Milton Bradley Microvision: The World's First Handheld Game Console
Written by Rev. Robert A. Vinciguerra Sunday, 25 November 2007 21:31
In 1979, Milton Bradley, maker of popular board games, released a video game console: Microvision.
Microvision was the world's first handheld portable game console - that is, the first to be "reprogrammable." It would take ten years for a successor, the touted Nintendo Game Boy, to arrive on the scene, making Microvision a concept far ahead if its time. The unit was, and in many ways still is, incredibly innovative and unique.
Due to the limited technology of the late 70's and early 80's, this system did not have a color screen; instead, it used a primitive form of LCD technology.
Unfortunately, the screen is very sensitive to heat and other elements, and is therefore prone to a phenomenon known as "screen rot." Fortunately, many units have survived, and can be found and purchased today for less than $50 on auction sites, such as eBay.
In order to make the unit as compact as possible, Milton Bradley‚Äôs engineers made an interesting design decision; the unit‚Äôs central processor was actually hardwired into each individual game cartridge as opposed to the motherboard of the actual console, as is the custom.
Because, the processor for each game is on the cart itself, Microvision is among the only few consoles to never be emulated.
Each cartridge covers the entire face of the game console. In addition to having an onboard CPU, each game also have a built-in screen overlay and control scheme.
Screen overlays were popular with the colorless vector-based arcade games of the era. Considering the Microvision‚Äôs monochrome LCD graphics, overlays were seen as a logical measure to enhance the visual appeal.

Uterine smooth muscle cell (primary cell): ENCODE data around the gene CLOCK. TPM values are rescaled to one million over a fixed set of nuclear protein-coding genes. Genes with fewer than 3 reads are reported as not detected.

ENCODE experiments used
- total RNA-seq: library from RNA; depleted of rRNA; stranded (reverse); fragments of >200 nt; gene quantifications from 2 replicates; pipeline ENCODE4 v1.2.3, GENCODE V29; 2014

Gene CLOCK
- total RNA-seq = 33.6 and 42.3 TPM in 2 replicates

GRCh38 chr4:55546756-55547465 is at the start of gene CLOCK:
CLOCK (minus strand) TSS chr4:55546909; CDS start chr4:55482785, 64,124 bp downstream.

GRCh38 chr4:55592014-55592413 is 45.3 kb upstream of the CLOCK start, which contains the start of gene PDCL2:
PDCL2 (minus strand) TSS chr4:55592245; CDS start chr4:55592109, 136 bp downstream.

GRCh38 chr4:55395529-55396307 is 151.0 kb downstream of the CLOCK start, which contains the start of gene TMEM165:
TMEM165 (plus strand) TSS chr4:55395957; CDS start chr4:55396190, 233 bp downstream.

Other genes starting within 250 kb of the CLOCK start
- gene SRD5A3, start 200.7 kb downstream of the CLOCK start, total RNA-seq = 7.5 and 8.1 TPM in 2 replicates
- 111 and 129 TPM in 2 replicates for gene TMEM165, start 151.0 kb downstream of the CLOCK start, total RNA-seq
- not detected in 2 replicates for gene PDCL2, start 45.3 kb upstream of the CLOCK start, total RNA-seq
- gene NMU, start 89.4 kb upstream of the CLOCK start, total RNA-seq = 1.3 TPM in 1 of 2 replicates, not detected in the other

The Microvision unit featured two unique control interfaces. Instead of using two or three fixed face buttons on the console, the unit is equipped with a touch-sensitive pad capable of performing nine separate functions, giving it the functionality of nine different buttons.
Each game cartridge featured an integral control overlay which allowed for some or all of the buttons to be pressed. Some games may have had use for all nine available options, and others used just a few. The unique design allow for the decision to be made on a game-by-game basis.
A ‚Äúpaddle‚ÄĚ (knob) controller was built-in to the system as well, making Microvision perfectly suited for the console‚Äôs pack-in Break Out clone, Blockbuster, and similar games that would come later on.
A total of thirteen games were released for the console. Twelve games were released in the United States, while the remaining title, Super Blockbuster, was only released in European markets. A fourteenth game, Barriage, was promoted, but was never released, and no prototypes are known to exist.
Out of the entire library, one game, Sea Duel, most prominently stands the test of time. Though it is merely a simple turn-based strategy game, it proves that an innovative formula can still command attention in a world of Wii and Xbox 360.
Additionally, many other titles have held up well over the years, such as Bowling and Blockbuster.
Milton Bradley‚Äôs Microvision handheld game console is a unique piece of history; anyone with a few extra dollars and an eBay account should consider spending the twenty to thirty dollars it takes to become an owner. Falling in love with gaming again has never been so simple.